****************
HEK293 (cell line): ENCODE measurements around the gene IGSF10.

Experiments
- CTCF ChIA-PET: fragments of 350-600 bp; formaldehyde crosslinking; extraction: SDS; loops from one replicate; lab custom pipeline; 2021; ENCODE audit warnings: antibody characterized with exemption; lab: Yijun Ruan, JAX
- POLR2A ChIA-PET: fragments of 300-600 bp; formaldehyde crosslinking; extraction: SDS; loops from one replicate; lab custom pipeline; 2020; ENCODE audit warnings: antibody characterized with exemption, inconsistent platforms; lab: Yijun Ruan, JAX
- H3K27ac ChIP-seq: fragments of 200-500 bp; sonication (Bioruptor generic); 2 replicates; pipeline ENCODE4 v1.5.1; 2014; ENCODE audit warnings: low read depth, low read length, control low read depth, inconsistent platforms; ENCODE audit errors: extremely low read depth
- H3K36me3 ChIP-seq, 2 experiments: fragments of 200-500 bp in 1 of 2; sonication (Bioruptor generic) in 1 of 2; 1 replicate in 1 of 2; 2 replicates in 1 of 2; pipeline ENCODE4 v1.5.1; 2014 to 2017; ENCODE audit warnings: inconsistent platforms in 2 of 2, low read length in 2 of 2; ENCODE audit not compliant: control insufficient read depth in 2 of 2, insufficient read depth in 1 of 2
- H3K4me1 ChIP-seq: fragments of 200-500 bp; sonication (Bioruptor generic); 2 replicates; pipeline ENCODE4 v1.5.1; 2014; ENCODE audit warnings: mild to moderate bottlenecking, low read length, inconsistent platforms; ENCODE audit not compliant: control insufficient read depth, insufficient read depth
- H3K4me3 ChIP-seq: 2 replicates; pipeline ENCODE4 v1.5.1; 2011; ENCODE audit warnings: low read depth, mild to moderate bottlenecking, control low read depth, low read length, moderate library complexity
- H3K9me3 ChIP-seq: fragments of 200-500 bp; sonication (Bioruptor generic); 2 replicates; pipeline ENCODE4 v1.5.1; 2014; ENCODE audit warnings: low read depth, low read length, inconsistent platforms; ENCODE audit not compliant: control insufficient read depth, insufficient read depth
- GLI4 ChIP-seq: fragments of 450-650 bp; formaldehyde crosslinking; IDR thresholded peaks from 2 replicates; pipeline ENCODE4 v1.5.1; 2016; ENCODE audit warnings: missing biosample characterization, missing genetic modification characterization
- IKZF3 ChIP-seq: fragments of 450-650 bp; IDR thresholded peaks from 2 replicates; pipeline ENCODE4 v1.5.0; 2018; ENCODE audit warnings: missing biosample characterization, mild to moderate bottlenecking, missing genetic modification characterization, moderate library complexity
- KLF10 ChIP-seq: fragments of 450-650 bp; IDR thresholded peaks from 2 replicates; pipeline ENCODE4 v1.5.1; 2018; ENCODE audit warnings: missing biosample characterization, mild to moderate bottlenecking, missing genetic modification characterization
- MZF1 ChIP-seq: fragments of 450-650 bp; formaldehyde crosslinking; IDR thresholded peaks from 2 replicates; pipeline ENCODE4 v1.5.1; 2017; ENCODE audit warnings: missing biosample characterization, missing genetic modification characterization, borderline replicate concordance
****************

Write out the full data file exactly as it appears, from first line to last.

HEK293 (cell line): ENCODE measurements around the gene IGSF10.

Experiments
- CTCF ChIA-PET: fragments of 350-600 bp; formaldehyde crosslinking; extraction: SDS; loops from one replicate; lab custom pipeline; 2021; ENCODE audit warnings: antibody characterized with exemption; lab: Yijun Ruan, JAX
- POLR2A ChIA-PET: fragments of 300-600 bp; formaldehyde crosslinking; extraction: SDS; loops from one replicate; lab custom pipeline; 2020; ENCODE audit warnings: antibody characterized with exemption, inconsistent platforms; lab: Yijun Ruan, JAX
- H3K27ac ChIP-seq: fragments of 200-500 bp; sonication (Bioruptor generic); 2 replicates; pipeline ENCODE4 v1.5.1; 2014; ENCODE audit warnings: low read depth, low read length, control low read depth, inconsistent platforms; ENCODE audit errors: extremely low read depth
- H3K36me3 ChIP-seq, 2 experiments: fragments of 200-500 bp in 1 of 2; sonication (Bioruptor generic) in 1 of 2; 1 replicate in 1 of 2; 2 replicates in 1 of 2; pipeline ENCODE4 v1.5.1; 2014 to 2017; ENCODE audit warnings: inconsistent platforms in 2 of 2, low read length in 2 of 2; ENCODE audit not compliant: control insufficient read depth in 2 of 2, insufficient read depth in 1 of 2
- H3K4me1 ChIP-seq: fragments of 200-500 bp; sonication (Bioruptor generic); 2 replicates; pipeline ENCODE4 v1.5.1; 2014; ENCODE audit warnings: mild to moderate bottlenecking, low read length, inconsistent platforms; ENCODE audit not compliant: control insufficient read depth, insufficient read depth
- H3K4me3 ChIP-seq: 2 replicates; pipeline ENCODE4 v1.5.1; 2011; ENCODE audit warnings: low read depth, mild to moderate bottlenecking, control low read depth, low read length, moderate library complexity
- H3K9me3 ChIP-seq: fragments of 200-500 bp; sonication (Bioruptor generic); 2 replicates; pipeline ENCODE4 v1.5.1; 2014; ENCODE audit warnings: low read depth, low read length, inconsistent platforms; ENCODE audit not compliant: control insufficient read depth, insufficient read depth
- GLI4 ChIP-seq: fragments of 450-650 bp; formaldehyde crosslinking; IDR thresholded peaks from 2 replicates; pipeline ENCODE4 v1.5.1; 2016; ENCODE audit warnings: missing biosample characterization, missing genetic modification characterization
- IKZF3 ChIP-seq: fragments of 450-650 bp; IDR thresholded peaks from 2 replicates; pipeline ENCODE4 v1.5.0; 2018; ENCODE audit warnings: missing biosample characterization, mild to moderate bottlenecking, missing genetic modification characterization, moderate library complexity
- KLF10 ChIP-seq: fragments of 450-650 bp; IDR thresholded peaks from 2 replicates; pipeline ENCODE4 v1.5.1; 2018; ENCODE audit warnings: missing biosample characterization, mild to moderate bottlenecking, missing genetic modification characterization
- MZF1 ChIP-seq: fragments of 450-650 bp; formaldehyde crosslinking; IDR thresholded peaks from 2 replicates; pipeline ENCODE4 v1.5.1; 2017; ENCODE audit warnings: missing biosample characterization, missing genetic modification characterization, borderline replicate concordance